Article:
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Nigeria's President to Sue Newspaper for Report on His Health


Nigeria President Umaru Yar Adua has asked his lawyers to sue an Abuja-based newspaper after it reported the president was seriously ill and has not been seen in public in the past two days. Gilbert da Costa has more for VOA in this report from Abuja.

A Nigerian presidency statement said there was no truth in the report in the Leadership newspaper and it was part of a plot to embarrass the president and destabilize his administration. It said the president had persistently faced, what the statement described as, malicious rumors and outright falsehoods about his state of health.

President Umaru Yar 'Adua is known to have a chronic kidney problem. His health has been a source of constant speculation in the Nigerian media and opposition politicians have voiced concern about whether he is fit enough to govern.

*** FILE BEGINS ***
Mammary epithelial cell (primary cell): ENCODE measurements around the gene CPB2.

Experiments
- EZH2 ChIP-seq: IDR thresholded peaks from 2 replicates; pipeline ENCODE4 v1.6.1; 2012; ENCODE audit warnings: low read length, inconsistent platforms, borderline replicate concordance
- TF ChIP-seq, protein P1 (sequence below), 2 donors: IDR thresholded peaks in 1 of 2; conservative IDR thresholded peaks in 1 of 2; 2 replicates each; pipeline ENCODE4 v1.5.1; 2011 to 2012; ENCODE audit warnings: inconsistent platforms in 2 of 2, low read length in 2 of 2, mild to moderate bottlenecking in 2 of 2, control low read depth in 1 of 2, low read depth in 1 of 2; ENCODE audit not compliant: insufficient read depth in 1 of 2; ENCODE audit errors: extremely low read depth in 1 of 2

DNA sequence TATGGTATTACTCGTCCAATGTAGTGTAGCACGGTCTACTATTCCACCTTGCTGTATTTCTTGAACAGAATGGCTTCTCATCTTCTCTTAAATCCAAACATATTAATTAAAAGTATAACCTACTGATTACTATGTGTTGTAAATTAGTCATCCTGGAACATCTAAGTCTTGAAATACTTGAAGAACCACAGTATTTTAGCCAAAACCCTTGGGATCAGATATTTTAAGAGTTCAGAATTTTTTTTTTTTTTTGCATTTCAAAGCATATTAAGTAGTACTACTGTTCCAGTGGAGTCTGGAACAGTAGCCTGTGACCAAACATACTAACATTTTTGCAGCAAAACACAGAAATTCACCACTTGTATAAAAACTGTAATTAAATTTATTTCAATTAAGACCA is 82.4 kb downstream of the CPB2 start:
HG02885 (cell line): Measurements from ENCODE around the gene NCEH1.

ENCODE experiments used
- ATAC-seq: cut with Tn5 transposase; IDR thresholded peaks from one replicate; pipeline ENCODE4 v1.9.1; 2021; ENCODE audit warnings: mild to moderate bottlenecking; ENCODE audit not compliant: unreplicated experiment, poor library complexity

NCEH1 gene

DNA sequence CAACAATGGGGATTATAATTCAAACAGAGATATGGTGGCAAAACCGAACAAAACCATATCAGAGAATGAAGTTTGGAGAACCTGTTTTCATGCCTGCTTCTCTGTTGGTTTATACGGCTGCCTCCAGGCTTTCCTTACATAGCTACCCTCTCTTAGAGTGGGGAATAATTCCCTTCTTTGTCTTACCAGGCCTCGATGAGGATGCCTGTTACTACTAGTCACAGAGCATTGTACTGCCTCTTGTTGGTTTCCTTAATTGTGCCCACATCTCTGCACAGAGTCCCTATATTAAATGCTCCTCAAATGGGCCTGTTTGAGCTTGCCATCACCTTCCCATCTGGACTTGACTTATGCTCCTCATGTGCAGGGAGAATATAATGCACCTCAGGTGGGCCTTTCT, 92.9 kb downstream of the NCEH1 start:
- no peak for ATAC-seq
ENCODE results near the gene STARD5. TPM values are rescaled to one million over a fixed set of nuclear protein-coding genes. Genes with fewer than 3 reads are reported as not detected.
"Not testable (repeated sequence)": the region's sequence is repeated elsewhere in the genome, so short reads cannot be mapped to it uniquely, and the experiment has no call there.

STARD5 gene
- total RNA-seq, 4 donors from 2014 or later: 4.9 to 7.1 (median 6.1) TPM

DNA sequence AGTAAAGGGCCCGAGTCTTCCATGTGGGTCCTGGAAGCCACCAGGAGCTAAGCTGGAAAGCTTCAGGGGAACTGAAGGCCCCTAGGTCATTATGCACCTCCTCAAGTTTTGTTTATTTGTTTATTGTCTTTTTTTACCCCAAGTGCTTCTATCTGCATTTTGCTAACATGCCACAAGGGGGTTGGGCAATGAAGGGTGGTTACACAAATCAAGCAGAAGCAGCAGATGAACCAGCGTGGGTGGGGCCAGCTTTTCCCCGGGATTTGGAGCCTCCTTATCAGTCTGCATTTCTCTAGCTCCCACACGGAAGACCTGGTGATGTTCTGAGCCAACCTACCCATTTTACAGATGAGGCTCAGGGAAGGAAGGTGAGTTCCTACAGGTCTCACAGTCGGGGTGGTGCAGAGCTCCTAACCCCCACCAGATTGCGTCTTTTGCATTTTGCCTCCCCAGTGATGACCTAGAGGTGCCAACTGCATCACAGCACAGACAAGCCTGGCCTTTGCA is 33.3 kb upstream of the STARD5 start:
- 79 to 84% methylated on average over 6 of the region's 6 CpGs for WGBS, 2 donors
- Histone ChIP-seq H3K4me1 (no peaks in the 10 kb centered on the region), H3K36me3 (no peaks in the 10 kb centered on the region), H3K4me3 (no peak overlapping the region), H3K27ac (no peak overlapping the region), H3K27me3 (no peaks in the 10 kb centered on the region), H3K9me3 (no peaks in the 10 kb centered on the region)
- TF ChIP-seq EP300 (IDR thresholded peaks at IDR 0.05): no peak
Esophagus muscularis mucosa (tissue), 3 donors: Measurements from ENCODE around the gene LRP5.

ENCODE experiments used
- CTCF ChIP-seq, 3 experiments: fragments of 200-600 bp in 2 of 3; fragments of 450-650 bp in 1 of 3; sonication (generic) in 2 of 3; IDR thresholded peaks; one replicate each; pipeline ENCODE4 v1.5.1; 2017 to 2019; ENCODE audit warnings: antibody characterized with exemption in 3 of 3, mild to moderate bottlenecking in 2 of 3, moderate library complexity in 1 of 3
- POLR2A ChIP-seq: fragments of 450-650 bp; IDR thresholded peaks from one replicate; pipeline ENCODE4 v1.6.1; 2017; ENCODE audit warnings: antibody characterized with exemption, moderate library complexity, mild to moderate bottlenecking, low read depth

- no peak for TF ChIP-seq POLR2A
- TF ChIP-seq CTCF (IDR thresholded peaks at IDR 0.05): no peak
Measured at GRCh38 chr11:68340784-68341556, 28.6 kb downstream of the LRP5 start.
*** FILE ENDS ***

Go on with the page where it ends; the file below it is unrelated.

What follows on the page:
Abuja-based lawyer and political analyst Maxi Okwu says there is a need for clarity on the state of the president's health, and that suing a newspaper is not the way to do it.

"The threat by the president to sue a paper for making a statement on a matter of public interest is an empty threat," said Okwu. "Let him not hide behind the fact that he has immunity from personal prosecution or litigation against his person to intimidate a public institution like a newspaper that should inform the public. The matter of his health is a matter for public interest, and it is because he shrouded it in mystery that the matter is escalating."

Recently, a privately-owned television station was shut for days for reporting that President Yar'Adua may step down due to ill-health.

In the middle of last year's electoral campaign, Mr. Yar'Adua had to be evacuated to Germany for a few days with a health scare. He has since returned to Germany on several occasions for medical check-ups.

President Yar'Adua's victory in April 2007 polls has been challenged at the Supreme Court by his two main rivals.

Eighteen months into his presidency, Mr. Yar'Adua is struggling to make good on promises to establish law and order and use the country's oil wealth to make it one of the world's top economies.

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